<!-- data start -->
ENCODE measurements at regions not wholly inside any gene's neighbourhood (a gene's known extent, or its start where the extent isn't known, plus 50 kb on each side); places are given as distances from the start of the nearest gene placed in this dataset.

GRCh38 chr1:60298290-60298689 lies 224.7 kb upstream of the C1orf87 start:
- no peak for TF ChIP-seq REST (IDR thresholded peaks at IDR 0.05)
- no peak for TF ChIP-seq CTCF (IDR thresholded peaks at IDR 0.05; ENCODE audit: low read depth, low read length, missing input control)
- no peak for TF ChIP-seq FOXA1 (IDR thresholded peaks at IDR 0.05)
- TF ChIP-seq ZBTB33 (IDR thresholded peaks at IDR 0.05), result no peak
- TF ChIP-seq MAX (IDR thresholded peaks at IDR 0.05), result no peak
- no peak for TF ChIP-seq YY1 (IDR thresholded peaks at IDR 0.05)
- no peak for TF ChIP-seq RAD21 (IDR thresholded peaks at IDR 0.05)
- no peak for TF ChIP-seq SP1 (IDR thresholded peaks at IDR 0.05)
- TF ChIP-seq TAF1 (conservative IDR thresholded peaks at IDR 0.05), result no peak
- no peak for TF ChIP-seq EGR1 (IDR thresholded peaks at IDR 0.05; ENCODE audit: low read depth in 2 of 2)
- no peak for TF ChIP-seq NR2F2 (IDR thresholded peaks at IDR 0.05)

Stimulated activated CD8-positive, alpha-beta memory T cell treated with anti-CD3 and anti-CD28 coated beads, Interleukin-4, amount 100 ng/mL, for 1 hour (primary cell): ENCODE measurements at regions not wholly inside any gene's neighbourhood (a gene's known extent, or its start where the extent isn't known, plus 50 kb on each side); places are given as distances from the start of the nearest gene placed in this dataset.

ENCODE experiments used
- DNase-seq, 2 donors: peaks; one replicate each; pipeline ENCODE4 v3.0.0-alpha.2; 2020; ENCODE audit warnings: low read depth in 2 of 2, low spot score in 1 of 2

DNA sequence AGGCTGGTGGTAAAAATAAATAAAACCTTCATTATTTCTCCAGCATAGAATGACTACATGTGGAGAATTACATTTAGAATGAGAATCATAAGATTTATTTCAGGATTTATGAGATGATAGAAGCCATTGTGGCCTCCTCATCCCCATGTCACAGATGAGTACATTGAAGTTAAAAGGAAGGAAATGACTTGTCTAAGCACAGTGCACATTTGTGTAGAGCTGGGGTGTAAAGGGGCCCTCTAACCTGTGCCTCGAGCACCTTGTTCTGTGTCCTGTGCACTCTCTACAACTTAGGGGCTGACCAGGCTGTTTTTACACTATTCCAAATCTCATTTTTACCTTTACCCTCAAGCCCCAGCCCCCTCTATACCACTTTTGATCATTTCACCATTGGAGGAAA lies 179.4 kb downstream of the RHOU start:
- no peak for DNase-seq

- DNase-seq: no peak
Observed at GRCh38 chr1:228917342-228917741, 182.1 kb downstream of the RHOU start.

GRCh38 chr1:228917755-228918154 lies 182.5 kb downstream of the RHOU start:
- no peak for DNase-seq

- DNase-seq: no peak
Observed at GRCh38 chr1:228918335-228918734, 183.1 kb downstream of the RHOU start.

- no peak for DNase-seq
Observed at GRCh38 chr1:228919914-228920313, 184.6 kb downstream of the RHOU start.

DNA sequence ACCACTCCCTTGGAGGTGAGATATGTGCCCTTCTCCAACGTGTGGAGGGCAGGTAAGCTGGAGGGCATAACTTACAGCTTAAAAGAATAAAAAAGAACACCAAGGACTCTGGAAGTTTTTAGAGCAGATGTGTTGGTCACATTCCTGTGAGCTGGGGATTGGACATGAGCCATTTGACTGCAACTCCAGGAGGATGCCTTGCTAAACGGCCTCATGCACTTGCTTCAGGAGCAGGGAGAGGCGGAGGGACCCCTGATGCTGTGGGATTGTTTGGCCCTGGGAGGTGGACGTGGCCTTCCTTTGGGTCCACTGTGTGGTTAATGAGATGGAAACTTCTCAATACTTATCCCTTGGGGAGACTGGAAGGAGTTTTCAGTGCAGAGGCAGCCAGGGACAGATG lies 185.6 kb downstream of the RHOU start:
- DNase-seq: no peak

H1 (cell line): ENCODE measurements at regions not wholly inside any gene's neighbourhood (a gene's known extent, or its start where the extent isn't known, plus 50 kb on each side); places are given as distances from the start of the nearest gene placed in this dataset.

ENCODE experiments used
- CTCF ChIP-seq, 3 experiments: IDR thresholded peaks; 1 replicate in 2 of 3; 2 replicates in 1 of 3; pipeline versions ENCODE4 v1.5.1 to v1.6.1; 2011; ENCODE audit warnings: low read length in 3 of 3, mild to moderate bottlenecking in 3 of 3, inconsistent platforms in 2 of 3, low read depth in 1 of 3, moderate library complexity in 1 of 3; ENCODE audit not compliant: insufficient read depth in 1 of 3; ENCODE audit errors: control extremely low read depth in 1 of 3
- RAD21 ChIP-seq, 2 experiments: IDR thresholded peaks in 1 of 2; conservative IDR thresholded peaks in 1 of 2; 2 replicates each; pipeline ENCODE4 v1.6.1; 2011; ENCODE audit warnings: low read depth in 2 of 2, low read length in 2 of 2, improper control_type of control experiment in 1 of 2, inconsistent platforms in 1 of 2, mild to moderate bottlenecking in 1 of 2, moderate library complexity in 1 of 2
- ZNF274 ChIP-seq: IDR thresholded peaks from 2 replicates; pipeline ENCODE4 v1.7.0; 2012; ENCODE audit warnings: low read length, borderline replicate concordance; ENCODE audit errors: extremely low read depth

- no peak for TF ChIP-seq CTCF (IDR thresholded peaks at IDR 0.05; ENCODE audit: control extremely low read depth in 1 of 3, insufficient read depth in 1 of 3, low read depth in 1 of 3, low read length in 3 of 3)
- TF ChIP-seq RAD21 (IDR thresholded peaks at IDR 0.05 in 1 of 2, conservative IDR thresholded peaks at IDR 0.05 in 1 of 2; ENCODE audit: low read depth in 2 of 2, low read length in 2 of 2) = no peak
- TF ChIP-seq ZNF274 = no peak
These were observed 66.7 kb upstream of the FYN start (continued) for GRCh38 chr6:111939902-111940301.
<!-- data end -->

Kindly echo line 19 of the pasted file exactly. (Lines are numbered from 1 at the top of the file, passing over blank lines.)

- DNase-seq: no peak